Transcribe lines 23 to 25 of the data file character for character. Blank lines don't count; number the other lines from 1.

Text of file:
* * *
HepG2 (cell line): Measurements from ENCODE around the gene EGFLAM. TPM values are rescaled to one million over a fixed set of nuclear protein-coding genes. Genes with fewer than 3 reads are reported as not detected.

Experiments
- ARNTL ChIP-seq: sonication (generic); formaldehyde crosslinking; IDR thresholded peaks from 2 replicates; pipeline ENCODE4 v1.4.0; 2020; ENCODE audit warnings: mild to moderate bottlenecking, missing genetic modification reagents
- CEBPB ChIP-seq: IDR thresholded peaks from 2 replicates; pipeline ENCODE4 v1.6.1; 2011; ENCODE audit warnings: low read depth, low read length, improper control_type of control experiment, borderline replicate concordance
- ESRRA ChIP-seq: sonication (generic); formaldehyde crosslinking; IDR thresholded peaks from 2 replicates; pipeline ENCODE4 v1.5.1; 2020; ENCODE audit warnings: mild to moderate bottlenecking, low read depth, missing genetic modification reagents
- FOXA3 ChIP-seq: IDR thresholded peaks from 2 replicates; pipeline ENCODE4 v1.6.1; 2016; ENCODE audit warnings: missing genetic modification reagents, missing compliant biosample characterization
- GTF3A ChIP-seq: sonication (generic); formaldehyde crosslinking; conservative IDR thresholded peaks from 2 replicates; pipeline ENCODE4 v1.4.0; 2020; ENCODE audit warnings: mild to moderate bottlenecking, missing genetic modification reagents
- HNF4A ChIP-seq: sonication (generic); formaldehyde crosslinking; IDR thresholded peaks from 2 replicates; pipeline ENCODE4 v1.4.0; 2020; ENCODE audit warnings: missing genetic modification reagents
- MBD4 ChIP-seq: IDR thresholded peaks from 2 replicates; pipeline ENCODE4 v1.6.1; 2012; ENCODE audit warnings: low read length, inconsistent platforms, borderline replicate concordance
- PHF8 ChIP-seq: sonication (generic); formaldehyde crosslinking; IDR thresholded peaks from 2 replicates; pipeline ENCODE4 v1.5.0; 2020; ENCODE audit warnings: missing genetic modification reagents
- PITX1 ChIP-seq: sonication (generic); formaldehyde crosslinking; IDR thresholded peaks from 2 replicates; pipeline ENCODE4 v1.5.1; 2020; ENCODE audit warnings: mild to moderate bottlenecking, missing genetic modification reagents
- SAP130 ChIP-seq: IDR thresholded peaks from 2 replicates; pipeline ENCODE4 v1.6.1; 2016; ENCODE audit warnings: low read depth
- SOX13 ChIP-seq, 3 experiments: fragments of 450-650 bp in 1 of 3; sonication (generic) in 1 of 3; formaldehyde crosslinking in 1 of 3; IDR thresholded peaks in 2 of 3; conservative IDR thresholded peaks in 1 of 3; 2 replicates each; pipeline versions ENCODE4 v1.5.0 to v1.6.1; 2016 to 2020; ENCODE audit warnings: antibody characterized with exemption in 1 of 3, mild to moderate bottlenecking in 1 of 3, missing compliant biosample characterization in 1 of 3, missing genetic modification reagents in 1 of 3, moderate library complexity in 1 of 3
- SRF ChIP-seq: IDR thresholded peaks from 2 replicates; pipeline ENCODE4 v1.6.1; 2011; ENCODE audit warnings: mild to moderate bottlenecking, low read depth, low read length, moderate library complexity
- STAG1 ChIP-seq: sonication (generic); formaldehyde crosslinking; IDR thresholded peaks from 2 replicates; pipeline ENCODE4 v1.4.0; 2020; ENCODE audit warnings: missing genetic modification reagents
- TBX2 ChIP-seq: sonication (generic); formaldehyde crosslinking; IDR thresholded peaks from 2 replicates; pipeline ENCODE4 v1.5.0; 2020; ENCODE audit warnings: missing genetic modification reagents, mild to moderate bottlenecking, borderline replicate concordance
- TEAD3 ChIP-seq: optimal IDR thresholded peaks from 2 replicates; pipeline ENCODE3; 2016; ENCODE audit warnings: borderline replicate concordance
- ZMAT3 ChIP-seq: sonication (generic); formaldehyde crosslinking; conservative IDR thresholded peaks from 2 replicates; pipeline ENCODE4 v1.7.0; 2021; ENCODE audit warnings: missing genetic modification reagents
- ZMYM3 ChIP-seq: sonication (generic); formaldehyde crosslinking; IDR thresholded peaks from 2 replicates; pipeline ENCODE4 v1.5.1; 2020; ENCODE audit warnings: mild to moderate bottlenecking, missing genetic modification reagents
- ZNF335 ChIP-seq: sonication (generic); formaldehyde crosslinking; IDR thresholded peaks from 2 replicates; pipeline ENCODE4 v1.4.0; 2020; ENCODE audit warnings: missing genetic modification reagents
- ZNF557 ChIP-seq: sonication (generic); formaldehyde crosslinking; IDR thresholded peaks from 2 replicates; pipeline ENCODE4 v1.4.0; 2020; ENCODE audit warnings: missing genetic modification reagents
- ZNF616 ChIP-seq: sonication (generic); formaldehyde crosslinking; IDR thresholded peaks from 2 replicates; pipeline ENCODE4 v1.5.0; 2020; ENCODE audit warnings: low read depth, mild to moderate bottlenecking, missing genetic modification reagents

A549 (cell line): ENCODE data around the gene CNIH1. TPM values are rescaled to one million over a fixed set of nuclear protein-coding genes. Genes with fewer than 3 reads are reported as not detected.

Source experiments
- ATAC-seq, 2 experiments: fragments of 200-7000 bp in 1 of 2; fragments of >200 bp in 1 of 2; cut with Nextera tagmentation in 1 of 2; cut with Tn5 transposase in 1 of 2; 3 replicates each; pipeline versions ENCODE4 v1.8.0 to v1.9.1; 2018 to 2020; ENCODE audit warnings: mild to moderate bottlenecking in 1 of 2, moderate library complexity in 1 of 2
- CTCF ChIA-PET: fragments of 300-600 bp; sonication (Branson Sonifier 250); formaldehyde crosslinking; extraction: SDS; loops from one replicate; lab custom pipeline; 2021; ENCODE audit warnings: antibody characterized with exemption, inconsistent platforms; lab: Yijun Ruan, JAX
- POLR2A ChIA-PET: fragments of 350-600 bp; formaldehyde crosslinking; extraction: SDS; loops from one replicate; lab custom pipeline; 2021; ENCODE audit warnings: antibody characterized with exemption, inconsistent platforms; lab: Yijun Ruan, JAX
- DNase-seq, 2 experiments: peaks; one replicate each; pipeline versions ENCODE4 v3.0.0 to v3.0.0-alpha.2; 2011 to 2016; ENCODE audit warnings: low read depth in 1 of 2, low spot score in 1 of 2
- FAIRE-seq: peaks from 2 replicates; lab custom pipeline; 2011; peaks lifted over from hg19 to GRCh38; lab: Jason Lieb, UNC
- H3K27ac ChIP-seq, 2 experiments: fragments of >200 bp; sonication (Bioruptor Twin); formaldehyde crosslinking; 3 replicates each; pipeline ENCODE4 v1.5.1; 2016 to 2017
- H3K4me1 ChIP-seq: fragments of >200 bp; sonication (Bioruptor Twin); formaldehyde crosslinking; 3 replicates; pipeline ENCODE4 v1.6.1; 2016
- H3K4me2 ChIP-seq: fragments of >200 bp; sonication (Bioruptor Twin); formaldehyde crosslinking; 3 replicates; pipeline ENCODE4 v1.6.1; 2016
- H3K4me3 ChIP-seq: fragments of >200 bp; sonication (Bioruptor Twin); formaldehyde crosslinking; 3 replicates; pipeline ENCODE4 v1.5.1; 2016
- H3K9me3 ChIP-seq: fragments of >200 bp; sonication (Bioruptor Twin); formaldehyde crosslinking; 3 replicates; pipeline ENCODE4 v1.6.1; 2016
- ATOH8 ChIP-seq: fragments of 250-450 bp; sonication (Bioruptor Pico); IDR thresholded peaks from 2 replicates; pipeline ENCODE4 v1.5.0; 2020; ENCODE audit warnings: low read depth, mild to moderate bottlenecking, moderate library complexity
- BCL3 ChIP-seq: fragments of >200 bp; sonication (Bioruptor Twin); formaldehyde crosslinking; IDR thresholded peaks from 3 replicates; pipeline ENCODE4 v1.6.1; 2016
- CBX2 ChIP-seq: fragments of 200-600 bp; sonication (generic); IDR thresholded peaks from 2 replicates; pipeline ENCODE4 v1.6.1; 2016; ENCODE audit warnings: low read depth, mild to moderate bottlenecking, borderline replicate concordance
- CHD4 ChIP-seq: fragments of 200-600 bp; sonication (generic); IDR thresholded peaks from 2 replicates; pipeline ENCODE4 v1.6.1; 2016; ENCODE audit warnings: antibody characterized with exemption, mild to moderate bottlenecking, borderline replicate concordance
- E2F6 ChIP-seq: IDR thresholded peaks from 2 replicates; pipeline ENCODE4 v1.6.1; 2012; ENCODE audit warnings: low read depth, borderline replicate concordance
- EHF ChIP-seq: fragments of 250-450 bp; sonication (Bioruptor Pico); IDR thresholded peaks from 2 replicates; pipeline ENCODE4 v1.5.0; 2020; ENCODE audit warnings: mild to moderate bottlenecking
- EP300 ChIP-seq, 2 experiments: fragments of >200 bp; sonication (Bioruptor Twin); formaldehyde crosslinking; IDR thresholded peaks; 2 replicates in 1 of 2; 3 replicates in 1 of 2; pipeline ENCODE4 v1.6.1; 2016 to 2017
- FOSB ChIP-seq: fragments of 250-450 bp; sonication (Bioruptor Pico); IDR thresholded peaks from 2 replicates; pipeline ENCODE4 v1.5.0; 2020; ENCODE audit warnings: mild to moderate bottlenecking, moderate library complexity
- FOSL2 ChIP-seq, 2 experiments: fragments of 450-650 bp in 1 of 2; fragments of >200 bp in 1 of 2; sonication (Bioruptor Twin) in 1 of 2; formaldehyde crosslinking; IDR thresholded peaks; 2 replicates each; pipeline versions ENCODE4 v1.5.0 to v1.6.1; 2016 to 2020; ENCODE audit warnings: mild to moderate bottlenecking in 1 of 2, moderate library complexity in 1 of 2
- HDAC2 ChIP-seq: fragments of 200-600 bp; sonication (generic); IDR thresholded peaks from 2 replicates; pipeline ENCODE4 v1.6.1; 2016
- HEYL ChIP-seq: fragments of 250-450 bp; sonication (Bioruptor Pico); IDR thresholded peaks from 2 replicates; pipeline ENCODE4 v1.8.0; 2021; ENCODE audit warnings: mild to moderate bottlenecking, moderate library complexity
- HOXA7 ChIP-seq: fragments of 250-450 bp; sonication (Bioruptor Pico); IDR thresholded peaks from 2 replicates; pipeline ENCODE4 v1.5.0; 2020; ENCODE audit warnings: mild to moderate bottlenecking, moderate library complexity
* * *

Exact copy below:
A549 (cell line): ENCODE data around the gene CNIH1. TPM values are rescaled to one million over a fixed set of nuclear protein-coding genes. Genes with fewer than 3 reads are reported as not detected.

Source experiments
- ATAC-seq, 2 experiments: fragments of 200-7000 bp in 1 of 2; fragments of >200 bp in 1 of 2; cut with Nextera tagmentation in 1 of 2; cut with Tn5 transposase in 1 of 2; 3 replicates each; pipeline versions ENCODE4 v1.8.0 to v1.9.1; 2018 to 2020; ENCODE audit warnings: mild to moderate bottlenecking in 1 of 2, moderate library complexity in 1 of 2